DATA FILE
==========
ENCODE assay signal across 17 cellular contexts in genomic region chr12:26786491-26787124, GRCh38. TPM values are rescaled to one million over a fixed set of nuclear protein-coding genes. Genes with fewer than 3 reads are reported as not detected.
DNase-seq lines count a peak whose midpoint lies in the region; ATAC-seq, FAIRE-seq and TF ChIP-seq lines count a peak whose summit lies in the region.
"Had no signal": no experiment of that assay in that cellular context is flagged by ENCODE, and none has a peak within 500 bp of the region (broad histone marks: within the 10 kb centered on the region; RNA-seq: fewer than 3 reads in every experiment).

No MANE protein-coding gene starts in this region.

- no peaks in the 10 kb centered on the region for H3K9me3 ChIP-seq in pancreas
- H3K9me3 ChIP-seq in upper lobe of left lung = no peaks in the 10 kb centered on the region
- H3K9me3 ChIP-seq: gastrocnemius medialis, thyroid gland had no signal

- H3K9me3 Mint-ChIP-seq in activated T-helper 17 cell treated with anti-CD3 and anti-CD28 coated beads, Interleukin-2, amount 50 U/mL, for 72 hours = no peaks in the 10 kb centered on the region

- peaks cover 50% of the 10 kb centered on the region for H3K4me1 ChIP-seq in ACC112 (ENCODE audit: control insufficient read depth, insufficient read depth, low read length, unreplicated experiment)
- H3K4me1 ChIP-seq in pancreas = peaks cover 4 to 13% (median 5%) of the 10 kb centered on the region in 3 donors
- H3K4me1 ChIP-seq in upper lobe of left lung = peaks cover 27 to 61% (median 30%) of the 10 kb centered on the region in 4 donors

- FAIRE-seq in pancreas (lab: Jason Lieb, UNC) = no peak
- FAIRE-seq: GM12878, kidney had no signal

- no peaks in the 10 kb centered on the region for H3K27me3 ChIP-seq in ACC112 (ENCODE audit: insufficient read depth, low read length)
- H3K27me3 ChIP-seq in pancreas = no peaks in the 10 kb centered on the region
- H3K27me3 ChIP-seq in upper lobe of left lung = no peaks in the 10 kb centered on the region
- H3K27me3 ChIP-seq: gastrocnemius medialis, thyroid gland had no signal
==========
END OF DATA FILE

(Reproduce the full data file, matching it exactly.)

ENCODE assay signal across 17 cellular contexts in genomic region chr12:26786491-26787124, GRCh38. TPM values are rescaled to one million over a fixed set of nuclear protein-coding genes. Genes with fewer than 3 reads are reported as not detected.
DNase-seq lines count a peak whose midpoint lies in the region; ATAC-seq, FAIRE-seq and TF ChIP-seq lines count a peak whose summit lies in the region.
"Had no signal": no experiment of that assay in that cellular context is flagged by ENCODE, and none has a peak within 500 bp of the region (broad histone marks: within the 10 kb centered on the region; RNA-seq: fewer than 3 reads in every experiment).

No MANE protein-coding gene starts in this region.

- no peaks in the 10 kb centered on the region for H3K9me3 ChIP-seq in pancreas
- H3K9me3 ChIP-seq in upper lobe of left lung = no peaks in the 10 kb centered on the region
- H3K9me3 ChIP-seq: gastrocnemius medialis, thyroid gland had no signal

- H3K9me3 Mint-ChIP-seq in activated T-helper 17 cell treated with anti-CD3 and anti-CD28 coated beads, Interleukin-2, amount 50 U/mL, for 72 hours = no peaks in the 10 kb centered on the region

- peaks cover 50% of the 10 kb centered on the region for H3K4me1 ChIP-seq in ACC112 (ENCODE audit: control insufficient read depth, insufficient read depth, low read length, unreplicated experiment)
- H3K4me1 ChIP-seq in pancreas = peaks cover 4 to 13% (median 5%) of the 10 kb centered on the region in 3 donors
- H3K4me1 ChIP-seq in upper lobe of left lung = peaks cover 27 to 61% (median 30%) of the 10 kb centered on the region in 4 donors

- FAIRE-seq in pancreas (lab: Jason Lieb, UNC) = no peak
- FAIRE-seq: GM12878, kidney had no signal

- no peaks in the 10 kb centered on the region for H3K27me3 ChIP-seq in ACC112 (ENCODE audit: insufficient read depth, low read length)
- H3K27me3 ChIP-seq in pancreas = no peaks in the 10 kb centered on the region
- H3K27me3 ChIP-seq in upper lobe of left lung = no peaks in the 10 kb centered on the region
- H3K27me3 ChIP-seq: gastrocnemius medialis, thyroid gland had no signal